Port officials have repeatedly asked the province to build a higher bridge when it replaces the Massey Tunnel to leave more room for taller ships – potentially large LNG tankers – to pass underneath and sail up the lower Fraser River.
The port’s position is spelled out in internal Port Metro Vancouver emails obtained under Access to Information by the environmental group Voters Taking Action On Climate Change (VTACC).
The emails show port staff urged the province to design a taller bridge, even though that would mean higher costs, a more challenging design and a steeper grade for Highway 99 traffic on both approaches.
As of mid-2014, port officials were proposing the Massey Bridge be designed with an “air draft” – the clearance for a ship between the water line and the bottom of the bridge deck – of about 65 metres. That’s significantly more than the 57 metres initially outlined by the province.
Port officials discussed the potential use on the Fraser of taller LNG tankers in arriving at their proposed design height.
“Liquid bulk tankers with larger air draft requirements (e.g. LNG) should be considered,” port development strategies manager Jennifer Natland wrote in 2013.
A June 2014 briefing note by port officials following a meeting with provincial counterparts cautions “there are multiple challenges with high costs to achieve PMV’s requested height” of 65 metres.
A month later, in a July email to his staff, Port Metro Vancouver CEO Robin Silvester asked: “What is the air draft of the largest length LNG vessel that we could imagine in the river?”
Port marine operations director Chris Wellstood responded a 63-metre air draft would be enough for “the larger part of the world’s LNG fleet” – tankers up to 320 metres long – to pass under the new bridge and head up the Fraser.
The largest LNG tankers, carrying 267,000 cubic meters of liquefied natural gas, require 64.4 metres of air draft, while the average LNG tanker with 142,000 cubic metre capacity needs about 50 metres overhead clearance, according to a chart Wellstood included.
Port Metro Vancouver planning and operations vice-president Peter Xotta said discussions about the bridge height are “ongoing” with the province, adding he expects the final decision will be close to 60 metres, but less than the port’s preferred 65 metres.
“We would like to give ourselves the maximum flexibility,” Xotta said in an interview. “But we recognize the constraints – technical and financial – that the province is under.”
Fortis BC is expanding its LNG facility on the Fraser River in Delta at Tilbury Island and WesPac Midstream LNG has proposed an adjoining marine terminal that would export Fortis LNG via barge and tanker.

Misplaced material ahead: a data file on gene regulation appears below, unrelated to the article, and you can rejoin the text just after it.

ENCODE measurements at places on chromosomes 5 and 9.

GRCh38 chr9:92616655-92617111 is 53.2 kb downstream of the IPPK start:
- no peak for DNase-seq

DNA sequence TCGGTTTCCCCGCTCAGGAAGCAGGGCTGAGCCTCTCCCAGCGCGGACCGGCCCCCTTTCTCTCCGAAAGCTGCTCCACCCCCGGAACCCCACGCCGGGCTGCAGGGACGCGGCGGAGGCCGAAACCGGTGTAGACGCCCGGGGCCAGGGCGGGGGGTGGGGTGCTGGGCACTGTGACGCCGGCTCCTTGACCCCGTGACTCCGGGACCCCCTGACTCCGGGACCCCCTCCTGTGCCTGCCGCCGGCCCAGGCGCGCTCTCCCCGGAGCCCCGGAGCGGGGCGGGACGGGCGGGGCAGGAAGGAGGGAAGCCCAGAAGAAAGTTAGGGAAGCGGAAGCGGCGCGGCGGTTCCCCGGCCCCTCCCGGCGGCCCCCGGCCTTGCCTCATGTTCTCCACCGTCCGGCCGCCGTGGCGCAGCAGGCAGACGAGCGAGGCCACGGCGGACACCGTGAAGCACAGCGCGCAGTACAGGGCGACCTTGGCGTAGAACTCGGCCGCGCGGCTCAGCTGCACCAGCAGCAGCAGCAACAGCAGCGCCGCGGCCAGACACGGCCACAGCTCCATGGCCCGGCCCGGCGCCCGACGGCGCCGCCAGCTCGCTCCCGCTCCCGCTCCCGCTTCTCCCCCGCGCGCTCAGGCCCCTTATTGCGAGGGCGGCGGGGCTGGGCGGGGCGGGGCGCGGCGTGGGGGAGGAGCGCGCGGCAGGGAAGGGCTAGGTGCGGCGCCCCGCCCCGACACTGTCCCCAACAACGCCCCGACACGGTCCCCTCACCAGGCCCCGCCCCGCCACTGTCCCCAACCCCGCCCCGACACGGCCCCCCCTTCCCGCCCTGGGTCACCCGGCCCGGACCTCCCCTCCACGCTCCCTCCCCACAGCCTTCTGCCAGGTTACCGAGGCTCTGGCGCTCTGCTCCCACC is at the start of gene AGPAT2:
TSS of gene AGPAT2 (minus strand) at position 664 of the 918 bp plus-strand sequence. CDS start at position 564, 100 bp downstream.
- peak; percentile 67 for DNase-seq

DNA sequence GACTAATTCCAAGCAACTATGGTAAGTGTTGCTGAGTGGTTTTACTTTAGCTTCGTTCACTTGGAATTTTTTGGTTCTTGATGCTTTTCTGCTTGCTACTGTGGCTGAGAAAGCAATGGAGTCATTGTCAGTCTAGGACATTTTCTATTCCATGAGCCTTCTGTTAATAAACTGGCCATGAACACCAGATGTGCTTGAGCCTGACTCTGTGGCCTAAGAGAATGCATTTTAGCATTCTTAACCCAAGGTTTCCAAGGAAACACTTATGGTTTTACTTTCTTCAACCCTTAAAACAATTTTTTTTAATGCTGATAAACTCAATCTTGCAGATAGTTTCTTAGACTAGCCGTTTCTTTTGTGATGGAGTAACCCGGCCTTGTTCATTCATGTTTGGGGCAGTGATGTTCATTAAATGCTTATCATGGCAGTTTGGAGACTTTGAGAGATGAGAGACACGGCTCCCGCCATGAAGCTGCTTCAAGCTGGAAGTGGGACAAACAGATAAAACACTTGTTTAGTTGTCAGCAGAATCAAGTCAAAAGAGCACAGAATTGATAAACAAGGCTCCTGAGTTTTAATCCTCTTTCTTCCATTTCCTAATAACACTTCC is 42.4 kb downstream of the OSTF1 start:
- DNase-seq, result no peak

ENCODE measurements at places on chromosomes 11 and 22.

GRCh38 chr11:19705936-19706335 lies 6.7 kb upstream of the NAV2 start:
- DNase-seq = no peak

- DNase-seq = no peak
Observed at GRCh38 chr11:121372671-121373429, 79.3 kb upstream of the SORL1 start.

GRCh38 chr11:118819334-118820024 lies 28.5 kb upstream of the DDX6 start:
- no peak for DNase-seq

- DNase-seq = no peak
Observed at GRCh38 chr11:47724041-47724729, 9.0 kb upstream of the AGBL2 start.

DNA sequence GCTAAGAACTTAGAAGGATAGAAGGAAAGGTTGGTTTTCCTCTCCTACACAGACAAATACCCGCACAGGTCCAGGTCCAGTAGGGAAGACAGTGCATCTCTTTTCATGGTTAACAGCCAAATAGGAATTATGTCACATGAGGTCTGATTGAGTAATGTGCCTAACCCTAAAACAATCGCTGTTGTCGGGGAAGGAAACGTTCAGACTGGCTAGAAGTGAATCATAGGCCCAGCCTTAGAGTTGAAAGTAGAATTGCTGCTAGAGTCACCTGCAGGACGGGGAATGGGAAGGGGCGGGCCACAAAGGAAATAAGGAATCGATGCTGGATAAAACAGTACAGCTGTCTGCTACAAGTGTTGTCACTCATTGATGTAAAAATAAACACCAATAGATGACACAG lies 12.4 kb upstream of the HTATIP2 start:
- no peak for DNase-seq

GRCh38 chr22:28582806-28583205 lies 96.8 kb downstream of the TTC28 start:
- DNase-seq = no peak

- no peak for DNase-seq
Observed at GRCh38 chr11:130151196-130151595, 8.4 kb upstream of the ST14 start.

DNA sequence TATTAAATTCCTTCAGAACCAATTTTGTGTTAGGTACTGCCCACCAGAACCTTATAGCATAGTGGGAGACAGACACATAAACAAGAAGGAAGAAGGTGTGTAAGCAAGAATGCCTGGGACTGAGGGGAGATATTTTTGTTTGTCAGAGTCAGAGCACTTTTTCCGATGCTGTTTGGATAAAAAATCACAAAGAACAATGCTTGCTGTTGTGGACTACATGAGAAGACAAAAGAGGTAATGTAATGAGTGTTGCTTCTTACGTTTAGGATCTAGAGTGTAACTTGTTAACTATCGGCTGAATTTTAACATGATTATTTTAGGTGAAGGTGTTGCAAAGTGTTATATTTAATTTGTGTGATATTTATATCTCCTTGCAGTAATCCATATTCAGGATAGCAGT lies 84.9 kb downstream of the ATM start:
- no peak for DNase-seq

WesPac has a newly approved licence to export 3.5 million tonnes of LNG a year and plans to use mid-size tankers of no more than 80,000 cubic metres capacity.
The WesPac LNG project is undergoing a provincial environmental assessment but proponents hope to be shipping LNG supplied by Fortis in 2016.
Xotta said the port’s push for a higher bridge isn’t about any specific proposal or scenario, but ensuring the most potential options for the long term.
Cruise ships are the only other tall vessels besides LNG tankers that Xotta was able to point to as requiring maximum air draft.
He said the river is suitable only for mid-sized vessels as there are other navigation constraints, including the ability to turn ships around in the river.
The port has made no secret it wants the Massey Tunnel removed so ships that sit deeper in the water can pass upstream, but it had not publicly indicated before now that the height of the replacement bridge is also a concern.
The Alex Fraser Bridge height is 57 metres above the river, so a taller Massey Bridge could only be of use to ships of above-average height heading to Delta river terminals such as Tilbury Island, not further upriver to Fraser Surrey Docks.
“The industrial properties that the port would be interested in serving are not beyond the Alex Fraser,” Xotta said. “So conceivably you could have a higher bridge at George Massey to facilitate trade and the height of the Alex Fraser wouldn’t have a direct bearing on that.”
VTACC spokesman Kevin Washbrook questioned whether LNG tankers might pose a risk to residents near the river in Delta or Richmond.
“Is it safe or appropriate to have an LNG terminal on the Fraser River?” he asked. “It seems preposterous.”
If the province opts to build the bridge higher to satisfy port planners, Washbrook said, B.C. taxpayers shouldn’t have to pay the extra costs.
“I think there’s a clear argument for the federal government contributing to the cost,” he said.
“We’re being sold this bridge as a benefit for commuters. But if it’s about other things we should have that discussion and see if it’s in the interest of the public and not just industrial users.”
Delta South MLA Vicki Huntington said she understands LNG to be safe and stable at high pressure, posing no significant safety or environmental risk.
But she said the debate over the bridge height reinforces her position that the port or its customers must contribute to the Massey Tunnel replacement costs.
“The port has to help build this thing.”
Xotta declined to comment on potential cost sharing by the port.
Provincial transportation ministry officials would only say that bridge height discussions are continuing and the project definition report will spell out design details and costs in the coming months.